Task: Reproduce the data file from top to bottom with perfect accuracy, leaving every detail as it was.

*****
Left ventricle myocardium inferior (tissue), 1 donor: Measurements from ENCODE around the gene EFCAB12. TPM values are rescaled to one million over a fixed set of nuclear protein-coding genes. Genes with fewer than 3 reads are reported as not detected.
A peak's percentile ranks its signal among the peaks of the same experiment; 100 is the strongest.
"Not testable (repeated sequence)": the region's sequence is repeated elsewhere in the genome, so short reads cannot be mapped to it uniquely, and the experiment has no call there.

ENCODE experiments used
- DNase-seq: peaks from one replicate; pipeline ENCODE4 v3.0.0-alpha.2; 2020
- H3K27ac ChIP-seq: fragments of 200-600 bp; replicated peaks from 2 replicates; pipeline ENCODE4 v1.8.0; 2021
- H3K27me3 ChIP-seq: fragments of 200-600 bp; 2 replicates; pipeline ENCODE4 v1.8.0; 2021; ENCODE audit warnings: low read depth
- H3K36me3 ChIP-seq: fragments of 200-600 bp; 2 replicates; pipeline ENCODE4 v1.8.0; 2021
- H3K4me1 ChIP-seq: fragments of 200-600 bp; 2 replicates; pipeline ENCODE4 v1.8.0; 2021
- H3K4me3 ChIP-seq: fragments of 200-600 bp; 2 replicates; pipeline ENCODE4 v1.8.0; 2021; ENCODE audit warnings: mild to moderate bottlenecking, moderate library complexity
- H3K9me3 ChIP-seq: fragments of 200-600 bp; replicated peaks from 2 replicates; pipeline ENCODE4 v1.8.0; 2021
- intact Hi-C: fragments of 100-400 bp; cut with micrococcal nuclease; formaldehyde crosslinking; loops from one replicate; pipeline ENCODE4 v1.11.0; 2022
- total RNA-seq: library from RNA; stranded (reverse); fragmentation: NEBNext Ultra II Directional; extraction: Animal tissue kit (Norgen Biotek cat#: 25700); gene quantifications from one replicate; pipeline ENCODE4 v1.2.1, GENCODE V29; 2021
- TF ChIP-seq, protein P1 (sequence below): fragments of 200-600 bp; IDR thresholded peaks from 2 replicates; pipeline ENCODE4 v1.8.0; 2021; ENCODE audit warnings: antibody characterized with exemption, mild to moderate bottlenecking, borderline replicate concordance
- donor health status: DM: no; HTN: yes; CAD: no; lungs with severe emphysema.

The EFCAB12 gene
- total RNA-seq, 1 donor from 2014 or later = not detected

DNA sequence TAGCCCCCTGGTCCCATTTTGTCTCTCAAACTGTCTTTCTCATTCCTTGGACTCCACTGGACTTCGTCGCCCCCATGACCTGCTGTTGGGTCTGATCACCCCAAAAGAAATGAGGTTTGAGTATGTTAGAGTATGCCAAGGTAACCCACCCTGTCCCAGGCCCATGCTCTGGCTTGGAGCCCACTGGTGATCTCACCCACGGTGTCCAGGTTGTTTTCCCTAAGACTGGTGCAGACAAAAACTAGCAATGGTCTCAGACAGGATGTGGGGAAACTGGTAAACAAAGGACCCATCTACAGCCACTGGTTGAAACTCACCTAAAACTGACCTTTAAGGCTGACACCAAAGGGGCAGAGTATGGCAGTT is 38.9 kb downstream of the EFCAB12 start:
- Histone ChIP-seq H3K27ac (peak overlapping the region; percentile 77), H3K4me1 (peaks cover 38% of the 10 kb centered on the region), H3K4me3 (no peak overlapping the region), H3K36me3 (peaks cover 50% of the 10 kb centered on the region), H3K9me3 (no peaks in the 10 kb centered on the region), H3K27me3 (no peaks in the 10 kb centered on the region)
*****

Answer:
Left ventricle myocardium inferior (tissue), 1 donor: Measurements from ENCODE around the gene EFCAB12. TPM values are rescaled to one million over a fixed set of nuclear protein-coding genes. Genes with fewer than 3 reads are reported as not detected.
A peak's percentile ranks its signal among the peaks of the same experiment; 100 is the strongest.
"Not testable (repeated sequence)": the region's sequence is repeated elsewhere in the genome, so short reads cannot be mapped to it uniquely, and the experiment has no call there.

ENCODE experiments used
- DNase-seq: peaks from one replicate; pipeline ENCODE4 v3.0.0-alpha.2; 2020
- H3K27ac ChIP-seq: fragments of 200-600 bp; replicated peaks from 2 replicates; pipeline ENCODE4 v1.8.0; 2021
- H3K27me3 ChIP-seq: fragments of 200-600 bp; 2 replicates; pipeline ENCODE4 v1.8.0; 2021; ENCODE audit warnings: low read depth
- H3K36me3 ChIP-seq: fragments of 200-600 bp; 2 replicates; pipeline ENCODE4 v1.8.0; 2021
- H3K4me1 ChIP-seq: fragments of 200-600 bp; 2 replicates; pipeline ENCODE4 v1.8.0; 2021
- H3K4me3 ChIP-seq: fragments of 200-600 bp; 2 replicates; pipeline ENCODE4 v1.8.0; 2021; ENCODE audit warnings: mild to moderate bottlenecking, moderate library complexity
- H3K9me3 ChIP-seq: fragments of 200-600 bp; replicated peaks from 2 replicates; pipeline ENCODE4 v1.8.0; 2021
- intact Hi-C: fragments of 100-400 bp; cut with micrococcal nuclease; formaldehyde crosslinking; loops from one replicate; pipeline ENCODE4 v1.11.0; 2022
- total RNA-seq: library from RNA; stranded (reverse); fragmentation: NEBNext Ultra II Directional; extraction: Animal tissue kit (Norgen Biotek cat#: 25700); gene quantifications from one replicate; pipeline ENCODE4 v1.2.1, GENCODE V29; 2021
- TF ChIP-seq, protein P1 (sequence below): fragments of 200-600 bp; IDR thresholded peaks from 2 replicates; pipeline ENCODE4 v1.8.0; 2021; ENCODE audit warnings: antibody characterized with exemption, mild to moderate bottlenecking, borderline replicate concordance
- donor health status: DM: no; HTN: yes; CAD: no; lungs with severe emphysema.

The EFCAB12 gene
- total RNA-seq, 1 donor from 2014 or later = not detected

DNA sequence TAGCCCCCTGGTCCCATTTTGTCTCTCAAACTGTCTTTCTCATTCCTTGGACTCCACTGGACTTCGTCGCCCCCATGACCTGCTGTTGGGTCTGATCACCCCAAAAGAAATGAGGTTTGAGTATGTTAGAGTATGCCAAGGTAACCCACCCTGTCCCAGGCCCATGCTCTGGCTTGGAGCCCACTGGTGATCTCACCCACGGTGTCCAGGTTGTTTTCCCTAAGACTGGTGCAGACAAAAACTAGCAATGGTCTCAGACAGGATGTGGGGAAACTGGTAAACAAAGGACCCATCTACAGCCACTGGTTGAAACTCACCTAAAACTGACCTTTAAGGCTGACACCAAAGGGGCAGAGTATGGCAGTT is 38.9 kb downstream of the EFCAB12 start:
- Histone ChIP-seq H3K27ac (peak overlapping the region; percentile 77), H3K4me1 (peaks cover 38% of the 10 kb centered on the region), H3K4me3 (no peak overlapping the region), H3K36me3 (peaks cover 50% of the 10 kb centered on the region), H3K9me3 (no peaks in the 10 kb centered on the region), H3K27me3 (no peaks in the 10 kb centered on the region)